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Chardonnay: Delicacy or Heft

October 19, 1995|DAN BERGER

Most Chardonnay wines smell like butter, vanilla, nuts, toast and smoke. But if you were to walk into a winery today, as the freshly harvested grapes roll in from the fields and the new wine begins to ferment, the aroma of Chardonnay would remind you more of grapefruits, lemons, limes and orange peel.

Those fruity flavors are what Chardonnay really smells like. The other aromas are the result of winery processes intended to make a bigger and more complex product from this otherwise delicate grape.

Chardonnay, the most popular white wine in America, is an example of how Californians have changed wine over the last two decades. Left to its own devices, the wine is mildly citrus-like and floral with added aromas of fruits--apples, pears, bananas, kiwi, peach, mango, ripe melons.

But Californians seem to love meddling with the fruit, and the result over the last couple of decades is a move toward smells and tastes that are not found in Chardonnay grapes.

As readers of this column know, I prefer fruit flavors and aromas to those arising from production techniques. I don't mind a whiff of oak, but I like the wines I drink to remain true to the grapes they come from. So I look for wines that are made simply, so the fruit has a chance to assert itself.

One great California example of a wine with perfect fruit flavors and balance is 1993 Chateau Montelena Chardonnay ($18), which illustrates one end of the style spectrum. Call it delicate if you will, but it's made to go with food.

The '93 Montelena is a wine true to its Napa roots. It was made in essentially the same style that won the hearts of French tasters in the famed 1976 blind tasting in Paris. In that event, the 1973 Montelena Chardonnay bested a number of expensive French white Burgundies and established a style of wine of which California was justly proud.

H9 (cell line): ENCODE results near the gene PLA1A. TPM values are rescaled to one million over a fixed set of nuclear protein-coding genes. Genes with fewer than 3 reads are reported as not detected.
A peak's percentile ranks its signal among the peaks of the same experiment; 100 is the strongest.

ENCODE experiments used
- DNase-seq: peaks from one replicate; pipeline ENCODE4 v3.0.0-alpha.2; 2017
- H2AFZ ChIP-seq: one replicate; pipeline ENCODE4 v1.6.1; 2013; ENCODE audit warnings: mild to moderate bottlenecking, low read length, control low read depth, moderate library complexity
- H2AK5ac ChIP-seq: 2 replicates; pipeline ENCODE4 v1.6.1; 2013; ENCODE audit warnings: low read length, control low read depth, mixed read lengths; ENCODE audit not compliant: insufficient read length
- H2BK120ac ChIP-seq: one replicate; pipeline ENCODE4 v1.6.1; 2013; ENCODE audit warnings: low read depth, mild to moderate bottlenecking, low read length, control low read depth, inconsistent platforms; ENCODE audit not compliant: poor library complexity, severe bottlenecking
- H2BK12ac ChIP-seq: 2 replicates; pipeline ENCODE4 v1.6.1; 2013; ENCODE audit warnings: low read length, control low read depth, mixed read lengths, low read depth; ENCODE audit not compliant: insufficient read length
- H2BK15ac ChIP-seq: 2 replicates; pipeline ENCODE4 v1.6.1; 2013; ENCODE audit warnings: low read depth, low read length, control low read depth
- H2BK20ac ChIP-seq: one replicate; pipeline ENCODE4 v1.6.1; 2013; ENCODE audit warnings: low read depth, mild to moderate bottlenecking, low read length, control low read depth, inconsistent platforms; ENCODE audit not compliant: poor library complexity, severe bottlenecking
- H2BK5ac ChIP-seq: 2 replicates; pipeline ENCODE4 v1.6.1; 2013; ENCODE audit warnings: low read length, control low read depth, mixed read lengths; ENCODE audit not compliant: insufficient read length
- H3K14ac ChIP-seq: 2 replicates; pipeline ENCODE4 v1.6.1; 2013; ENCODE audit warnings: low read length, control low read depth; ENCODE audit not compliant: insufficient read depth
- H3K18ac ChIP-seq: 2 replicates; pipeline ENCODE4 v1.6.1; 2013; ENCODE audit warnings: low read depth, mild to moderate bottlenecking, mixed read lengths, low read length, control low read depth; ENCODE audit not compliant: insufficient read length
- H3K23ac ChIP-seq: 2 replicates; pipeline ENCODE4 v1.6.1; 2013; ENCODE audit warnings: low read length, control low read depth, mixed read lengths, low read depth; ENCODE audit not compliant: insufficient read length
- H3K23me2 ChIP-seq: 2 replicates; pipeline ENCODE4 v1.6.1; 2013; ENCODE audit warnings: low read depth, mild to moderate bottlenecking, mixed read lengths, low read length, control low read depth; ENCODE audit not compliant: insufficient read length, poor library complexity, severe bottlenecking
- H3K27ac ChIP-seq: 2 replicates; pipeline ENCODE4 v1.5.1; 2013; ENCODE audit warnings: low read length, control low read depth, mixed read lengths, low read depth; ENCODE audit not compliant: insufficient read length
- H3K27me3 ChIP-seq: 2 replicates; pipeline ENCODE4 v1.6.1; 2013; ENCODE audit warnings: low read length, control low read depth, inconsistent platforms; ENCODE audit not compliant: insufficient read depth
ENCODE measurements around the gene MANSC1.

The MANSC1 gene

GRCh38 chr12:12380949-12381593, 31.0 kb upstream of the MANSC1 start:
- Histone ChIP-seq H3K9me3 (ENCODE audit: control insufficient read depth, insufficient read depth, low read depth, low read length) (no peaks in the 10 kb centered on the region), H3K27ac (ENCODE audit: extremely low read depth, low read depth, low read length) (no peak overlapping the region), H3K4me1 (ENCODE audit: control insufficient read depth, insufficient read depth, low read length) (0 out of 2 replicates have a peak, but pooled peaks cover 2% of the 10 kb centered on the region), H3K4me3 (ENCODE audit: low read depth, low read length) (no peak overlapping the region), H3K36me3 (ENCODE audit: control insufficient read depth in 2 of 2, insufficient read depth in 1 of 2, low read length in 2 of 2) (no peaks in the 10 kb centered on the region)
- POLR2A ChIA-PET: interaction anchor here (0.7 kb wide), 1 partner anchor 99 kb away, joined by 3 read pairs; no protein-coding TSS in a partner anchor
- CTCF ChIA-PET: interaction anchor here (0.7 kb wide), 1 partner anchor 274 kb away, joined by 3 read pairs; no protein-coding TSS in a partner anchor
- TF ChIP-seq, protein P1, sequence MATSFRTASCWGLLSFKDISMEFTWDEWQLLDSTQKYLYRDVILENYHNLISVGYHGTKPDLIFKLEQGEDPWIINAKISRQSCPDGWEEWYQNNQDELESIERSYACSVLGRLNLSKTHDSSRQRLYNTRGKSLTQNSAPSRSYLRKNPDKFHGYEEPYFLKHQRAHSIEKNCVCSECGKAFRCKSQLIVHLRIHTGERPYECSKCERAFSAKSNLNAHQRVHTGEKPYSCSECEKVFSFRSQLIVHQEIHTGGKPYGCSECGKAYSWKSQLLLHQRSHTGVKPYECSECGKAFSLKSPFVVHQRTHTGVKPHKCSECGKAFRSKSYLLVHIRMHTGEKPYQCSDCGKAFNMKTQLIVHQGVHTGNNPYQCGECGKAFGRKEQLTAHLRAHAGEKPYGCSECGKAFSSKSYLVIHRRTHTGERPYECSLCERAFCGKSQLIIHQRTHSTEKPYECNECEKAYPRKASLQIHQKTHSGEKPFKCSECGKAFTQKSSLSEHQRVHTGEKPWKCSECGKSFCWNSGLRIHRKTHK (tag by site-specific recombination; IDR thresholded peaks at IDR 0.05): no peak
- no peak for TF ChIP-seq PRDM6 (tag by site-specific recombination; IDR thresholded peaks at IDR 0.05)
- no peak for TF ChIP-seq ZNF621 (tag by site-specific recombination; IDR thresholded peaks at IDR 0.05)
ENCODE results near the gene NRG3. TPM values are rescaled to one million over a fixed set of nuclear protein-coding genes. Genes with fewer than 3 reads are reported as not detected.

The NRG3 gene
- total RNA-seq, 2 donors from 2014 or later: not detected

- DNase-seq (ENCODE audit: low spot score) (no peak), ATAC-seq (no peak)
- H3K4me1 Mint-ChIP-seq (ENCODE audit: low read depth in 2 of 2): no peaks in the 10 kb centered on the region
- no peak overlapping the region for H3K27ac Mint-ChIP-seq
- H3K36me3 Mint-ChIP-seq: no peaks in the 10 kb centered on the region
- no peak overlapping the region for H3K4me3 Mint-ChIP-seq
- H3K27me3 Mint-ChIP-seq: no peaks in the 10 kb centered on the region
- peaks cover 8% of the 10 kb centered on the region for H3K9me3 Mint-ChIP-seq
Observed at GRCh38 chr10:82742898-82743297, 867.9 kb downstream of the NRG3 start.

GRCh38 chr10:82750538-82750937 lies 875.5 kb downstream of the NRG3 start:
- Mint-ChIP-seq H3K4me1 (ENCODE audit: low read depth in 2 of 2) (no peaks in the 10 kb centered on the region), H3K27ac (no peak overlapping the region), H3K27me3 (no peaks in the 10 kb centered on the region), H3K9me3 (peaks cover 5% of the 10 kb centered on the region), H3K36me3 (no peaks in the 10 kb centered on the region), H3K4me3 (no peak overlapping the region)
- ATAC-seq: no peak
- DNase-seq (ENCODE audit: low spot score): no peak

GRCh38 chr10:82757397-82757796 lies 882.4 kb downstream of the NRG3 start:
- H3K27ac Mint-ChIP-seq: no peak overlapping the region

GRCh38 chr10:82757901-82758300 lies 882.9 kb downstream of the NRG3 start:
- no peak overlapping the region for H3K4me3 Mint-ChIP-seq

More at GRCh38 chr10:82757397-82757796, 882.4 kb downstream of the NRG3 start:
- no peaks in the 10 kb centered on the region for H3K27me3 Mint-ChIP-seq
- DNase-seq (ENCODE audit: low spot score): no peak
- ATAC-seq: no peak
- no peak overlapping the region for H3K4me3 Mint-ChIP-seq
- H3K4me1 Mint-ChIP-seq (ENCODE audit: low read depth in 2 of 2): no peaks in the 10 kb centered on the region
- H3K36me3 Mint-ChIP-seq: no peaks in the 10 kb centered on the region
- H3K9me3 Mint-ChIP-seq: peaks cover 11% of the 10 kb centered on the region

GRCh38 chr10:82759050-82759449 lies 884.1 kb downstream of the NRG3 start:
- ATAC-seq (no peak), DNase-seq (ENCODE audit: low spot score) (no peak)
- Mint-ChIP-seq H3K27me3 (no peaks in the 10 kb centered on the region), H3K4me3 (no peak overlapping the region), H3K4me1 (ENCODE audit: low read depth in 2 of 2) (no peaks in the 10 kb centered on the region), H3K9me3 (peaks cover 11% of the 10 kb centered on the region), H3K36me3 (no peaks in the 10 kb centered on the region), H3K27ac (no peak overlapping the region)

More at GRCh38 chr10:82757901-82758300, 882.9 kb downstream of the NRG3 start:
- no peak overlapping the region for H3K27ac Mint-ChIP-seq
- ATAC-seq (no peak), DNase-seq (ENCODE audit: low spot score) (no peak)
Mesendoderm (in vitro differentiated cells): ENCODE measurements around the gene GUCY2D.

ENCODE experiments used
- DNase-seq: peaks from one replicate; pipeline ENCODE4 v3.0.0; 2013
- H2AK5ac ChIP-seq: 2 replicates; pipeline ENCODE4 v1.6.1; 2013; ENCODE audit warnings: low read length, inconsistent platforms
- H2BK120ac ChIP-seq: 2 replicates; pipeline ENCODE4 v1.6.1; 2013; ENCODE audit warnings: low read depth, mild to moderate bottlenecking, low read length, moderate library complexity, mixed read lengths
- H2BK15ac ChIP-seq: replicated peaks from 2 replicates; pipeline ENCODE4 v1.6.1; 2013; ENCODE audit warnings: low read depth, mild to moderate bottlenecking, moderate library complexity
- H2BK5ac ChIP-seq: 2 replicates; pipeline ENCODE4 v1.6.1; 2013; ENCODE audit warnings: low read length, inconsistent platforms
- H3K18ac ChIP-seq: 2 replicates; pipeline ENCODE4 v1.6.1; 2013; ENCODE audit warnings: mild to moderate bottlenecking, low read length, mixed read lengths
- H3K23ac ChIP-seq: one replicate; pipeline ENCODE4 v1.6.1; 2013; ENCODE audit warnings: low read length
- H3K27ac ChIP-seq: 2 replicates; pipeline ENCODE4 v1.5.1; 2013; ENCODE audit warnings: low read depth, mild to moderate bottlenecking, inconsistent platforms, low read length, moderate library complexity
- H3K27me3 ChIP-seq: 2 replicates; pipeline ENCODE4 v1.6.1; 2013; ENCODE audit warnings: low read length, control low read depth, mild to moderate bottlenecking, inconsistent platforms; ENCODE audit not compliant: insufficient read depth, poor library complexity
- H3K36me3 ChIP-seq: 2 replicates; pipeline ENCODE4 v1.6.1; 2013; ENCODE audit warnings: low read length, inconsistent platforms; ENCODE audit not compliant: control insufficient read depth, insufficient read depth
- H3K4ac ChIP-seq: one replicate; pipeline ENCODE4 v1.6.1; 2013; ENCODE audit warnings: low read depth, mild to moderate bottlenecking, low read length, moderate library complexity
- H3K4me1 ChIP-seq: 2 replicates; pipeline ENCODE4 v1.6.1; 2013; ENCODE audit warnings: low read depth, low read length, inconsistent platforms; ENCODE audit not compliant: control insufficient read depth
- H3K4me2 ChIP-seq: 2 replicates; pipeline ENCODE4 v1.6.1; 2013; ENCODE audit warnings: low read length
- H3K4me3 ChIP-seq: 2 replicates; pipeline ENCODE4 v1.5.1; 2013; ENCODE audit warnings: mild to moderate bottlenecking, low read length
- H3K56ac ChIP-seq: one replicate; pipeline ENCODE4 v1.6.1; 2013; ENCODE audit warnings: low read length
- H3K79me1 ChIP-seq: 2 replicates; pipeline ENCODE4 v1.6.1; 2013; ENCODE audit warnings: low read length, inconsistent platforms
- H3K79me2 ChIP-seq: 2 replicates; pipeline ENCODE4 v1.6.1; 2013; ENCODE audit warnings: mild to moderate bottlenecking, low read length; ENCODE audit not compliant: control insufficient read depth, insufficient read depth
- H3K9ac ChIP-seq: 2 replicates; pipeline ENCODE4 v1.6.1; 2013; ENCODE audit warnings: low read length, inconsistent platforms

That style, which continues in this vintage, emphasizes freshness, with grapefruit-like aromas. The note of lemon in this wine and its balance and crisp acidity make it perfect with food.

Over the decades, however, many Californians tried so hard to make a Chardonnay that mimicked the bigger French models--like Montrachet and Meursault--that they often overshot the mark. And they wound up with far more artificial elements than natural ones.

There is a difference between a wine that is creamy and one so laden with oak that it smells like butterscotch. The former goes well with food, the latter is usually clumsy.

What most California winemakers don't understand about Montrachet and Meursault is that those wines, at their best, are perfectly balanced. Yes, they're big and rich, but their wood aromas are mild, not assertive, and they have enough acidity to go with food.

One Sonoma Valley Chardonnay, made intentionally to be as rich as possible, is also the most expensive Chardonnay in California. Bill and Sandra MacIver at Matanzas Creek Winery long had made a broad, rich Chardonnay, and they were constantly experimenting to see how big a wine it could be without being overpowering.

The experiments led to a wine called Journey, which is the most opulent of Chardonnays and the exact opposite of the Montelena. It was aged in new oak barrels and is made in very small amounts. And at $70 a bottle, the newly released 1992 Journey is very broad and loaded with vanilla and oak aromas and flavors.

Which wine do I like? Both, actually, though Journey appeals to me more as an aperitif. The Montelena is so crisp and refreshing that it should be served with food.

Price alone isn't always the main factor in bigger, richer Chardonnays. But in general, the more you pay for a Chardonnay, the more likely you are to get oak flavoring.

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Wine of the Week

1994 Sable View Sauvignon Blanc ($7) --It's been more than a year since apartheid was formally ended by all-race elections and three years since the lifting of economic sanctions against South Africa.

In that period, sales of South African wines in the United States have risen rapidly, though recognition has come along far more slowly. Two reasons: The better South African wines often have names that are totally unfamiliar to Americans, and the good-value wines of South Africa face strong competition from places like Chile.

This wine, however, can hold its own in any company. It has perfect varietal character of spiced lime, melon and pears, and a wonderful taste, full of fruit and charm. It is a product of a small winery in the cool Stellenbosch region 30 miles east of Cape Town, which is part ofthe Stellenbosch Farmers' Wineries group, one of the world'slargest producers.

Sable View has been associated with the parent cooperative since the 1950s and makes an excellent Cabernet Sauvignon as well as this delightful Sauvignon Blanc. This wine is occasionally seen at deep discounts, bringing its price down well below $5.

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